Tag: Edinburgh Film Festival

  • Iona.

    Scott Graham’s Iona references both the film’s setting and its central character. Iona and her teenage son wash up on the shores of Iona, running from a violent past in Glasgow. It’s instantly apparent that Iona is returning rather than arriving. For Iona, the island is a place filled with happy memories but also a […]

  • Manglehorn.

    An unsettling study of one man’s loneliness, in the wake of his many mistakes, Manglehorn is the uncertain but occasionally gripping new Al Pacino movie. Director David Gordon Green doesn’t manage to maintain the tenacity or conviction he showed at last year’s Edinburgh Film Festival with Joe. Still, developing greatly from his Pineapple Express days, Green […]

  • Welcome to Me.

    Welcome to Me.

    Kristen Wiig’s performance in The Skeleton Twins mesmerised me at last year’s Edinburgh International Film Festival. She returns this year in Welcome to Me – a satirical comedy about the narcissism of American daytime television culture by director Shira Piven. Maintaining a constant absurdity but also delighting with some serious straight-faced, dry wit, Welcome to Me is a […]

  • She’s Funny That Way.

    She’s Funny That Way follows in the success of Birdman, another comedy about the chaos of putting on a theatre piece. Unlike the Oscar hit, the new film from Peter Bogdanovich spends more time outside the theatre than in it; back-tracking through the earlier moments in the lives of all involved. Like a bad Woody […]

  • Edinburgh: June.

    In last month’s post I discussed the three biggest events I was preparing to face; the job hunt, my dissertation and the Edinburgh International Film Festival. With June came one of those ventures – the most exciting one. June has been all about the film festival. I began the month working at home and working […]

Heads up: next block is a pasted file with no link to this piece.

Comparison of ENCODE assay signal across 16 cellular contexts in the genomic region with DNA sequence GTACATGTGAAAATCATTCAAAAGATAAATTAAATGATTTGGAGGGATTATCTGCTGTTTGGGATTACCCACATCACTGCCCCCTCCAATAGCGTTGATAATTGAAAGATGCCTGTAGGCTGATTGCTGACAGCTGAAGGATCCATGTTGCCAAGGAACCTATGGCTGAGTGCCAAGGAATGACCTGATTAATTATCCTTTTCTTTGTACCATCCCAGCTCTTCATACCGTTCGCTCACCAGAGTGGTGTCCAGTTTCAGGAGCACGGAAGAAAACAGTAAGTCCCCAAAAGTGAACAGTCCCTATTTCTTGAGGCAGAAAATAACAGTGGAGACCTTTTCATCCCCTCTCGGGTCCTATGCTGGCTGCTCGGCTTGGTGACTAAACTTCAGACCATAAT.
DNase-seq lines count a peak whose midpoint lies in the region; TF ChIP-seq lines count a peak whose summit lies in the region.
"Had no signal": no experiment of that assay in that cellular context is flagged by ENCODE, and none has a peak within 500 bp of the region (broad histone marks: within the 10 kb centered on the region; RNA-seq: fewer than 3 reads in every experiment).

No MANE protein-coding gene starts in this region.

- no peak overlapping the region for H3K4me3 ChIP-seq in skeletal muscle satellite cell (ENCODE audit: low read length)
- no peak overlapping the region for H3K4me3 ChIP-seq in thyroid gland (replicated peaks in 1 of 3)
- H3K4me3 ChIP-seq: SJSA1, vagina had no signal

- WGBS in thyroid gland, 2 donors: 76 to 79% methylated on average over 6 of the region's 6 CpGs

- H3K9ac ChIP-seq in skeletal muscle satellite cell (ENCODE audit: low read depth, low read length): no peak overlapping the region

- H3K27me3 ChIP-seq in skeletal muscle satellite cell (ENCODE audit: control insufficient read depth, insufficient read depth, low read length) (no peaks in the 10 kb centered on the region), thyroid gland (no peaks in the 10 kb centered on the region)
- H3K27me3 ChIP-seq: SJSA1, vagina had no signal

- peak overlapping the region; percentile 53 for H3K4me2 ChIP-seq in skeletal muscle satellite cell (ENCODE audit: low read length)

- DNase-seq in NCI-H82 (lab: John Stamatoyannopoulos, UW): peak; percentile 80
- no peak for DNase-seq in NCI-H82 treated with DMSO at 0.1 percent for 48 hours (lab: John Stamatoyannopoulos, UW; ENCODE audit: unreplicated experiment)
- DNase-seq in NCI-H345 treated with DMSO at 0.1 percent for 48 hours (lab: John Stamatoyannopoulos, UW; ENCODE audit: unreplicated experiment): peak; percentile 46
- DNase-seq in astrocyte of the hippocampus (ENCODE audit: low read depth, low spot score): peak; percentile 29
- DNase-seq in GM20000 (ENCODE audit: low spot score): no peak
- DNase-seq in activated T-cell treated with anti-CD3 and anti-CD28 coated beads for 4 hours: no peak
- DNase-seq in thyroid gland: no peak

• Edinburgh Film Festival 2014: Round Up.

    In the last 13 days I’ve sat in 3 different venues, in 9 different screens, and watched 30 films at Edinburgh International Film Festival. It has been a great experience, especially the experience of conducting my first industry interview, with director Jeff Baena. Most of the films have been great, some have been mediocre and […]

  • Coherence.

      I finished off my time at Edinburgh International Film Festival with Coherence. A creepy science fiction chiller that begins at a friendly dinner party and turns into something much more unnerving, Coherence was a great way to finish what has been a remarkable festival. The film uses shaky cameras and hand-held equipment to create a similar appearance to […]

  • Miss Zombie.

    Set against the bleak backdrop of a family home, Miss Zombie contributes a great deal to the popular zombie genre. The family home is well looked after but if you look a little closely, the floor is peeling and the patio is overgrown and dirty. The cracks are starting to show on the outside, reflecting what is […]

  • Still Life.

    What happens after we die is beyond our knowledge and control. Yet, our behaviour in this world can determine the way in which we leave it. What and who we leave behind is forever un-knowable and it is the sadness of leaving nothing behind us that forms the centre of Uberto Pasolini’s Still Life. Most of […]

  • In Order of Disappearance.

    Set against the exquisite whiteness of Norway, In Order of Disappearance is a blood-bath of fun and fury. The white canvas doesn’t stay white for too long. Soon enough it is splattered with the vibrant red blood of many angry men. On the same night that he is awarded and recognised for his contributions to his community, […]